Part II: Psychology of the Mailer
In part one, published in February, we talked about why now is the best time to releverage the power of psychology within the mail piece. With many best offers already out there and lists cleaner than ever, the creative-20 percent of the deal (within the notion 40 percent offer/40 percent list/20 percent creative)-should be tweaked or overhauled to reflect the current environment. Today, that means a mass of prospects more uncertain, skeptical and reluctant to respond than in decades.
To approach these folks on their current level, employ copy drivers-fear, guilt, anger, greed, exclusivity, salvation, patriotism, need for approval, convenience, pleasure, scarcity-all over the mail piece, particularly in the letter. Persuade! Provoke! Empower! Feed! Conjure up! Awaken!
It's what great copywriting always has been about, and there's no better time to apply the potential power of a mailing's "psychology." In essence, you're doing two things that are no easy feats (and that's why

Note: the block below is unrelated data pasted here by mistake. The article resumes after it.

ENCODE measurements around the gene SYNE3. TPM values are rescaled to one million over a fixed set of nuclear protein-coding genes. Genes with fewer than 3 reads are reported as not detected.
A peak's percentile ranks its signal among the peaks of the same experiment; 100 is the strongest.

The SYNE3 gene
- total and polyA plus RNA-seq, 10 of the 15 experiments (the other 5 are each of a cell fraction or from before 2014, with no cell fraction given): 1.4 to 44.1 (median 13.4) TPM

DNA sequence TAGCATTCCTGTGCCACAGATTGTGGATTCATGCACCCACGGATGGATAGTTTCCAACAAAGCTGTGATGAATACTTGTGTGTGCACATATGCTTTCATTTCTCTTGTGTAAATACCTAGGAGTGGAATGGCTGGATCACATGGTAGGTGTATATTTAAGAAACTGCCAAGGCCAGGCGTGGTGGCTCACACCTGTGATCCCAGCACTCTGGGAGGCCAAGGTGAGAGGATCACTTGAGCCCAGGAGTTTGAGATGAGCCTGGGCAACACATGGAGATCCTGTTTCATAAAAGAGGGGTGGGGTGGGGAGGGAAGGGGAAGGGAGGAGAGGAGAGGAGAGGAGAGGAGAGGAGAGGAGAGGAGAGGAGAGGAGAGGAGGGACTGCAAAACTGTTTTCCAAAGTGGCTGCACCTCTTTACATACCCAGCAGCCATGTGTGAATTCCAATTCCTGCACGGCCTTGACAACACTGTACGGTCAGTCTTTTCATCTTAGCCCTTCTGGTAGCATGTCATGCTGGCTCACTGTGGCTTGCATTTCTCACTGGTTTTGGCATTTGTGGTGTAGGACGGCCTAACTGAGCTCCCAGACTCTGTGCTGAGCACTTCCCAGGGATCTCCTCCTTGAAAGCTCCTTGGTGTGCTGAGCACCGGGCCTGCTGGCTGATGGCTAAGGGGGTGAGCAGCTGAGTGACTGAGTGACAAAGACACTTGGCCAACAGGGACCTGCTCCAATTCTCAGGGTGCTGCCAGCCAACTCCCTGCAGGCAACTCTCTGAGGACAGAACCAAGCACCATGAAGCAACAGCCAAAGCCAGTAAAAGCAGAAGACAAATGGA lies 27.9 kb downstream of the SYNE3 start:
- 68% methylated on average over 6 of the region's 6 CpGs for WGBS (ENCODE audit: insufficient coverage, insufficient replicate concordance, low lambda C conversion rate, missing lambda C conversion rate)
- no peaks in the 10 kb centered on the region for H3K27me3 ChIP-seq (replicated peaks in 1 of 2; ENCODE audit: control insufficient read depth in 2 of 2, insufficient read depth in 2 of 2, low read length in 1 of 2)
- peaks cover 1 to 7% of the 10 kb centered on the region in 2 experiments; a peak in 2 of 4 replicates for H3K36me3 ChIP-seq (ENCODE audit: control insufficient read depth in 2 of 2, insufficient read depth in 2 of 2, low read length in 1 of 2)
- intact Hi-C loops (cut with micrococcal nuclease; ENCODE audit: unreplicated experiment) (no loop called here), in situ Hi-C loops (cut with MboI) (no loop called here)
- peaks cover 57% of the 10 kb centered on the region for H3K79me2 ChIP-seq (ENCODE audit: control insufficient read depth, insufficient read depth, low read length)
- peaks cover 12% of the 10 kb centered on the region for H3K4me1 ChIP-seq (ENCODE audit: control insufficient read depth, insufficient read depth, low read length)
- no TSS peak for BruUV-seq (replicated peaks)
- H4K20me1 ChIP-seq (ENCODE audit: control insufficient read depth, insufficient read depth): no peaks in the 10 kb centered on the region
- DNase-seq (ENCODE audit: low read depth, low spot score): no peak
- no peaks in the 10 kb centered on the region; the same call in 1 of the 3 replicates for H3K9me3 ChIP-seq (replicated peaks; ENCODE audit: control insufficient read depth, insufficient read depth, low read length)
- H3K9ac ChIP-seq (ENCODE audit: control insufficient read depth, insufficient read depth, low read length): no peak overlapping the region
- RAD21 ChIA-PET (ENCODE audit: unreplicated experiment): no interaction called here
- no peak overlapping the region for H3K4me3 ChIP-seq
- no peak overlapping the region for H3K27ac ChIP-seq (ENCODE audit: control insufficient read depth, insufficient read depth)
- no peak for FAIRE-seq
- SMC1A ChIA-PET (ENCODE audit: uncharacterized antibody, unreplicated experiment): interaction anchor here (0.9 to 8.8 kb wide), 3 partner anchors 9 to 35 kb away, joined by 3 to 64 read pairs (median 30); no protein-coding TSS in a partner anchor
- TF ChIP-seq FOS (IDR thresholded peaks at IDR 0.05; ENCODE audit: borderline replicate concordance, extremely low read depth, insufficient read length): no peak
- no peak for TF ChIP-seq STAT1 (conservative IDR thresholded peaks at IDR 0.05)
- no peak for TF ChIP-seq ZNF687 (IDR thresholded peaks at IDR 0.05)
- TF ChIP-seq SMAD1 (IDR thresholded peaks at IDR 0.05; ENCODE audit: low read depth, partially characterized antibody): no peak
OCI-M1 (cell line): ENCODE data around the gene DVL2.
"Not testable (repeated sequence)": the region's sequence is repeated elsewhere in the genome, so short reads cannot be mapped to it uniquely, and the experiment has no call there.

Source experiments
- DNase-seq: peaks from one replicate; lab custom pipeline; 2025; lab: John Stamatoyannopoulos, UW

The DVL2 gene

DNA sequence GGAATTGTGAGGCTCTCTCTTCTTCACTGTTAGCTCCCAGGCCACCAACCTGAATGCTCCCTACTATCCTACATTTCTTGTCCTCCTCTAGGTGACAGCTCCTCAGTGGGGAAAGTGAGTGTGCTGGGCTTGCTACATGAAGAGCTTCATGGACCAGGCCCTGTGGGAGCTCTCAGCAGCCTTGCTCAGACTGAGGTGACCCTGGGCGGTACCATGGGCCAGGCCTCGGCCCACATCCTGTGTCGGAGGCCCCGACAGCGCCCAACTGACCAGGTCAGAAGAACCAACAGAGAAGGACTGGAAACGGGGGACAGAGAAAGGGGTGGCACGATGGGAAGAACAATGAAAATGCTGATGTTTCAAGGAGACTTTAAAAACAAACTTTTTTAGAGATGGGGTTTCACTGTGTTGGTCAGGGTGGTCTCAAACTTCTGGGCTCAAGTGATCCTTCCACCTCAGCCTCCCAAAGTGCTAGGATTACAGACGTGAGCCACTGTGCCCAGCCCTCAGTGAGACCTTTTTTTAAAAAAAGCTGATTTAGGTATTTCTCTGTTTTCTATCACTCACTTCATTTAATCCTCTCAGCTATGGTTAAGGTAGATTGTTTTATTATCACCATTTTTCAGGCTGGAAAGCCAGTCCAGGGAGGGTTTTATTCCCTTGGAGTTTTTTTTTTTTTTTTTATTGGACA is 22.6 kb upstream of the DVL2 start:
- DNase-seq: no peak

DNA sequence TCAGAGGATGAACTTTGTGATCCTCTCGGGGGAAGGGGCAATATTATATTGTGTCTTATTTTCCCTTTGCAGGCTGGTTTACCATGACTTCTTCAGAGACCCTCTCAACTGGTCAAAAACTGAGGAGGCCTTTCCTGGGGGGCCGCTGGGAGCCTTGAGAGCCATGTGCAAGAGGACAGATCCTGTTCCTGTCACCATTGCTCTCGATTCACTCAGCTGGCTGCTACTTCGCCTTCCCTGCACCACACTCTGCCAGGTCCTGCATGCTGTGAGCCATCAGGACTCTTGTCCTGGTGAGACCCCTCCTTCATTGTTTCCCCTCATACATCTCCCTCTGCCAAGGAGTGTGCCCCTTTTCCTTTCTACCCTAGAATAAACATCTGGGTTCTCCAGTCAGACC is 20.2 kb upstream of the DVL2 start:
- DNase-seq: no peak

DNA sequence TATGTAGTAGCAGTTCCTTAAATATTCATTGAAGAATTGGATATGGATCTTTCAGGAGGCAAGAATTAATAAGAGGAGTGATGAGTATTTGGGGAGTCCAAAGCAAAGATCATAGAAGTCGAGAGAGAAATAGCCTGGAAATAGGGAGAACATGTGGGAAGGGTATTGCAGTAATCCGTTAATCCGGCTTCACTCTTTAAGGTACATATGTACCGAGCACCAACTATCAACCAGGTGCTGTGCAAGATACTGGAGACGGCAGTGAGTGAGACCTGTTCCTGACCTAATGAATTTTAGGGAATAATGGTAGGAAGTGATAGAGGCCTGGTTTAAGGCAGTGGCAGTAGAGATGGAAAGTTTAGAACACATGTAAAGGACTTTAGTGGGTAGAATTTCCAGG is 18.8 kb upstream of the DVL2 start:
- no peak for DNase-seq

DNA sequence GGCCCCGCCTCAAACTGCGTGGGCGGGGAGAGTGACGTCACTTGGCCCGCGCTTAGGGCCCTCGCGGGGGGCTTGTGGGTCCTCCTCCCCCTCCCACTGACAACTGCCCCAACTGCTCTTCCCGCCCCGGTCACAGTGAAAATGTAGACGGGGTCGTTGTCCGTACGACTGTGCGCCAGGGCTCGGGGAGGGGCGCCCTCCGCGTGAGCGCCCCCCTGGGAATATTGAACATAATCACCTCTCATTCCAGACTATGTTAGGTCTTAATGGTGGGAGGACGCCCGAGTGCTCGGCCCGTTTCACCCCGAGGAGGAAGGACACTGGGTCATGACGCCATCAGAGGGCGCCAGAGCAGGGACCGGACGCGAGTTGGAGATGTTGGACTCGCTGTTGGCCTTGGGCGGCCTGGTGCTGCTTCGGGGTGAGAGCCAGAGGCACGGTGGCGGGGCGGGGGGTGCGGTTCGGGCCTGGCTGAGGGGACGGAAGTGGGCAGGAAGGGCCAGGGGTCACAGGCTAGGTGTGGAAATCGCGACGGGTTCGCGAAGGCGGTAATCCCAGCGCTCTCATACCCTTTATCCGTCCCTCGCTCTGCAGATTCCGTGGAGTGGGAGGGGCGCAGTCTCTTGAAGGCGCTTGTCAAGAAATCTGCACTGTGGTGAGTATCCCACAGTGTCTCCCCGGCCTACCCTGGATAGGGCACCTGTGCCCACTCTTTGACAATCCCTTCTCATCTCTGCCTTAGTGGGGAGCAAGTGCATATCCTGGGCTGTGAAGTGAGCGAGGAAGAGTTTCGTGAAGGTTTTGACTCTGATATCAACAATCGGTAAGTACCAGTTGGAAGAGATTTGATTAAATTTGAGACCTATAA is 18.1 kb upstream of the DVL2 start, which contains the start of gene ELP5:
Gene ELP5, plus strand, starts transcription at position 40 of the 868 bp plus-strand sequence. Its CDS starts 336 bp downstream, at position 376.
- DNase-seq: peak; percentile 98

some seemingly great packages flop while some rather pedestrian ones succeed): climbing inside prospects' heads and then somehow getting them to take action. Here's how it's done, as recommended by some of direct mail's leading voices.
Get in Their Heads ... and Stay There Until They Respond
Method Marketing. It's a term that our group president, Peggy Hatch, came up with in the 1990s, and it was the title of direct marketing guru (and her husband) Denny Hatch's 1999 book. Its subhead-"How to make a fortune by getting inside the heads of your customers"-said it all. In "Method Marketing," he tells the stories of several method marketers who "got inside the heads and under the skin of the target audience and created such persuasive messages that people sent in their money, and businesses were created. "What businesses? We're talking such significant ones as Covenant House, Boardroom, J. Peterman Co. and Agora Publishing.